SPEKE, HUGH (1656-c. 1724), English writer and agitator, was a son of George Speke (d. 1690) of White Lackington, Somerset. The older Speke was a member of the Green Ribbon Club, the great Whig organization which was founded in 1675, and was a supporter of the duke of Monmouth, voting for the Exclusion Bill in 1681. Educated at St John's College, Oxford, Hugh Speke joined the Green Ribbon Club, and in 1683 he was put in prison for asserting that Arthur Capell, earl of Essex, another of Monmouth's supporters, had been murdered by the friends of the duke of York. He was tried and sentenced to pay a fine, but he refused to find the money, and remained in prison for three years, being in captivity during Monmouth's rebellion, in consequence of which his brother Charles was hanged at Ilminster. In prison Speke kept a printing-press, and from this he issued the Address to all the English Protestants in the Present Army, a manifesto written by the Whig divine Samuel Johnson (1649-1703), urging the soldiers to mutiny. In 1687 he was released, and in 1688 he served James II. as a spy in the camp of William of Orange. In December of this year a document, apparently official, was found by a London bookseller. This called upon the Protestants to disarm their Roman Catholic neighbours; it was freely circulated, and much damage was done to property in London before it was found that it was a forgery. It appears to have been the work of Speke, although this was not known until 1709, when he asserted his authorship in his Memoirs of the Most Remarkable Passages and Transactions of the Revolution. He afterwards issued these memoirs with modifications as The Secret History of the Happy Revolution in 1688 (17 15). After imploring both Anne and George I. to reward his past services, Speke died in obscurity before 1725.
SPEKE, JOHN HANNING (1827–1864), English explorer, discoverer of the source of the Nile, was born on the 4th of May 1827 at Jordans near Ilminster, Somersetshire. On his father's side he descended from the ancient Yorkshire family of Espec, a branch of which migrated to Somerset in the 15th century. His mother was a Miss Georgina Hanning, of Dillington Park, Somerset. Through his mother's influence with the duke of Wellington he obtained a commission in the Indian Army, which he entered in 1844. He served in Sir Colin Campbell's division in the Punjab campaigns, and acquired considerable repute both as a soldier and as a sportsman and naturalist. When on furlough Captain Speke had explored portions of the Himalayas, had crossed the frontier into Tibet and mapped part of its south-western districts; but his attention was at an early date turned to the great problems of African geography, and in 1854 he began his brief and brilliant African career by joining Captain (afterwards Sir) Richard Burton in an expedition into the interior of Somaliland, the incidents of which are narrated in What led to the Discovery of the Source of the Nile (London, 1864). In April 1854 the expedition was attacked by Somalis near Berbera, one officer being killed, Burton slightly, and Speke severely wounded. Invalided home, Speke shortly afterwards volunteered for the Crimea and served during the war with a regiment of Turks. In 1856 he accepted an invitation from Burton to join an expedition to verify the reports as to the existence of great lakes in east central Africa, and especially to try and find Lake Nyassa. The route to Nyassa was closed by the Arabs, and the travellers left Zanzibar in June 1857 by a more northerly route, which brought them by November to a place called Kaze in Unyamwezi. Here they learnt from an Arab trader that further inland were three great lakes—and Speke leapt to the conclusion that the most northerly of the three would prove to be the source of the Nile. Continuing westward in January 1858 the travelers reached Lake Tanganyika, of which they made a partial exploration, Speke marking on his map the mountains which close in the lake to the north, " Mountains of the Moon." By June they were back at Kaze, and here Speke induced his chief, who was ill, to allow him to attempt to reach the northern lake. Marching north for twenty-five days, on the 30th of July Speke reached a creek, along which he travelled till, on the 3rd of August, he saw it open up into the waters of a lake extending northward to the horizon. He no longer doubted that this lake—the Victoria Nyanza—was the source of the Nile. Returning to Kazé (August 25) he made known his discovery to Burton, who did not believe Speke's theories. The explorers reached Zanzibar early in 1859, Speke hastened back to England in advance of his comrade, and at once made public his discoveries and conclusions. Despite the scepticism of his fellow traveller and many geographers, he secured the support of Sir Roderick Murchison, president of the Royal Geographical Society, under whose direction a new expedition, expressly intended to solve the Nile problem, was fitted out. Of this expedition Speke had the command, his only European companion being Captain (afterwards Colonel) J. A. Grant (q.v.). The expedition, over 200 men all told, started from Zanzibar in October 1860 and reached Kazé on the 24th of January 1861. Despite illness and the hostility and extortions of the natives the Victoria Nyanza was again reached, at its south-west corner, in October 1861. Following the western shores of the lake Speke crossed the Kagera on the 16th of January 1862, and arrived at the capital of Uganda on the 19th of February following. Here he was detained by the king, Mtesa, for some months, but at last prevailed on the chief to furnish him with guides, and on the 28th of July Speke stood at the spot where the Nile issued from the lake. The great discovery was made, the problem which had baffled all previous efforts—extending over 2000 years—was solved. The troubles of the travellers were, however, by no means over; with difficulty they obtained permission to enter Unyoro, and with difficulty were allowed to leave, without being permitted to visit another large lake (the Albert Nyanza) of whose existence and connexion with the Nile they learned. As far as possible Speke and Grant followed the course of the Nile, and on the 3rd of December came in touch with the outside world once more, striking in 3º 10' 37" N. an outpost established at the request of John Petherick, British consul at Khartum, who had been charged with a mission for the relief of the explorers. On the 15th of February 1863 they arrived at Gondokoro, the Egyptian post on the Nile marking the limit of navigability from the north. At Gondokoro they met Sir Samuel (then Mr) Baker, generously giving him the information which enabled him to discover the Albert Nyanza. From Khartum Speke telegraphed to London the great news that the Nile had been traced to its source, and on his return to England he was received with much enthusiasm. In the same year (1863) he published his Journal of the Discovery of the Source of the Nile, a work full of geographical, ethnological and zoological information, and written in a frank, attractive style. The accuracy of his observations and the correctness of his main deductions have been since abundantly justified. But as Speke had not been able to follow the Nile the whole way from the Victoria Nyanza to Gondokoro, and as the part played in the Nile regime by the Albert Nyanza was then unknown, Burton and others remained unconvinced, and Speke's conclusions were criticized in The Nile Basin (1864), a joint production of Burton and James McQueen ; it being argued in this work that Tanganyika was the true Nile source. It was arranged that Speke should meet Burton at the meeting of the geographical section of the British Association at Bath on the 16th of September and publicly debate the question of the Nile source. On the previous afternoon Speke was out partridge shooting at Box, near Bath. In getting over a low stone wall he laid down his gun at half cock. Drawing the weapon towards him by the muzzle one barrel exploded and entered his chest, inflicting a wound from which Speke died in a few minutes. A granite obelisk to his memory was erected by public subscription in Kensington Gardens.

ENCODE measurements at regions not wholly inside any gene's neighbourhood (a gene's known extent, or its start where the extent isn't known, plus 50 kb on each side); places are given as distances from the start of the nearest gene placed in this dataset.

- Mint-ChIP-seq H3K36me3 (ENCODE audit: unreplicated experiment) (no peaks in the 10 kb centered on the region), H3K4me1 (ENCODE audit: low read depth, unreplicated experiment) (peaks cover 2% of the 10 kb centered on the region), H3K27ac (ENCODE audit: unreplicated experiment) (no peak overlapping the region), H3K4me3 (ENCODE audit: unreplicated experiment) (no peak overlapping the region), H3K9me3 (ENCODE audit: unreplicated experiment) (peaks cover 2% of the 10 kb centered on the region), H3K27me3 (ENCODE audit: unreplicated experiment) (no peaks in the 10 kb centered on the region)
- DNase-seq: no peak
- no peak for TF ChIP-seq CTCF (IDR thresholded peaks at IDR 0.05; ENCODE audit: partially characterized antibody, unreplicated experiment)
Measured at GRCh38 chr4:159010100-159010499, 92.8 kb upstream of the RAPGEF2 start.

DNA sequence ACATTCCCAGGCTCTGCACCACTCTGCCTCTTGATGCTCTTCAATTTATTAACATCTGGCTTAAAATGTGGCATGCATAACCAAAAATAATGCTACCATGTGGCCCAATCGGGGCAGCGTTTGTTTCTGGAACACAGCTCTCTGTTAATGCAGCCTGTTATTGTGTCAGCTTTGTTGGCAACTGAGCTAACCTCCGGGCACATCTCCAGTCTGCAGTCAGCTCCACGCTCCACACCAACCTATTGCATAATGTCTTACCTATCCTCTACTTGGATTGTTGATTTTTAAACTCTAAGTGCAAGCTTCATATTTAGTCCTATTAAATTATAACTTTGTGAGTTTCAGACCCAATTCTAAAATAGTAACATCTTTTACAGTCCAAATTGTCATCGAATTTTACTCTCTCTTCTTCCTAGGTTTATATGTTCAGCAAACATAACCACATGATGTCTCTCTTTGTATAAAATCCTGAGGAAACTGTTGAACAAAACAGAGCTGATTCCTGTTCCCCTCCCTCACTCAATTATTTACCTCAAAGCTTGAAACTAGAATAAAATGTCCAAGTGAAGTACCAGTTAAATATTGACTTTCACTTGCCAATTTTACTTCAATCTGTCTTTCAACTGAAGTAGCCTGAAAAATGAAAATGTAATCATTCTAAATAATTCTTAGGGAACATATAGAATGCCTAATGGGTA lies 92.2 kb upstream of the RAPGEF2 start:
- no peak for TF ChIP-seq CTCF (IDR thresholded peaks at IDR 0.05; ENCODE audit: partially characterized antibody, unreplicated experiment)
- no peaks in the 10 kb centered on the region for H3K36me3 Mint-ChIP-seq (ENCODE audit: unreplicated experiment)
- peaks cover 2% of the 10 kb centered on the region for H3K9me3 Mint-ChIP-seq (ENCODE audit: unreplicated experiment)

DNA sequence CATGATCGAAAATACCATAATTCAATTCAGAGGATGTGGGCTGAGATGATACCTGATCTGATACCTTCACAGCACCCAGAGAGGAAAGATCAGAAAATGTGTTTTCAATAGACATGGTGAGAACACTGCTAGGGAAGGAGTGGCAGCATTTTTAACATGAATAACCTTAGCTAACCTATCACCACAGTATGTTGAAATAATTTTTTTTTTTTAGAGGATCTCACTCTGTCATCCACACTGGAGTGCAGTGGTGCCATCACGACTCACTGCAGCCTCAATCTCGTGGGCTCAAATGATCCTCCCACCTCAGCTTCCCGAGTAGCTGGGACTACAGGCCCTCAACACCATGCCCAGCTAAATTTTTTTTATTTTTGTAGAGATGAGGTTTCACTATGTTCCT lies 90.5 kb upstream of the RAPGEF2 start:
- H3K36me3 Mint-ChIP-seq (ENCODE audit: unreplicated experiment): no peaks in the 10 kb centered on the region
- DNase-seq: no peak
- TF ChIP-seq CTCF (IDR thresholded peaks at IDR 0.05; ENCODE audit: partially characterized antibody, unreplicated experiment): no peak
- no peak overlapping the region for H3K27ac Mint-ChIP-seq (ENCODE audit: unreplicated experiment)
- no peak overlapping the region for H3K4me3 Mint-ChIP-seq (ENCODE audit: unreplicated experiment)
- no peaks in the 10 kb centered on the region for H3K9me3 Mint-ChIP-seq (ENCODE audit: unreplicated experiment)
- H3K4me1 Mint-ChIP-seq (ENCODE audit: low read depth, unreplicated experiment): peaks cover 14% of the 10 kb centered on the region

See, besides the works mentioned, Sir R. F. Burton, The Lake Regions of Central Africa (London, i860); J. A. Grant, A Walk across Africa (London, 1864); T. D. Murray and A. S. White, Sir Samuel Baker: a Memoir (London, 1895); The Times (Sept. 17 and 19, 1864) ; Sir H. H. Johnston, The Nile Quest (London, n. d. ).
SPELLING BEE, a match in which two sides contest in accuracy of spelling. The custom, an old one, was revived in the schools of the United States about the year 1873, and rapidly spread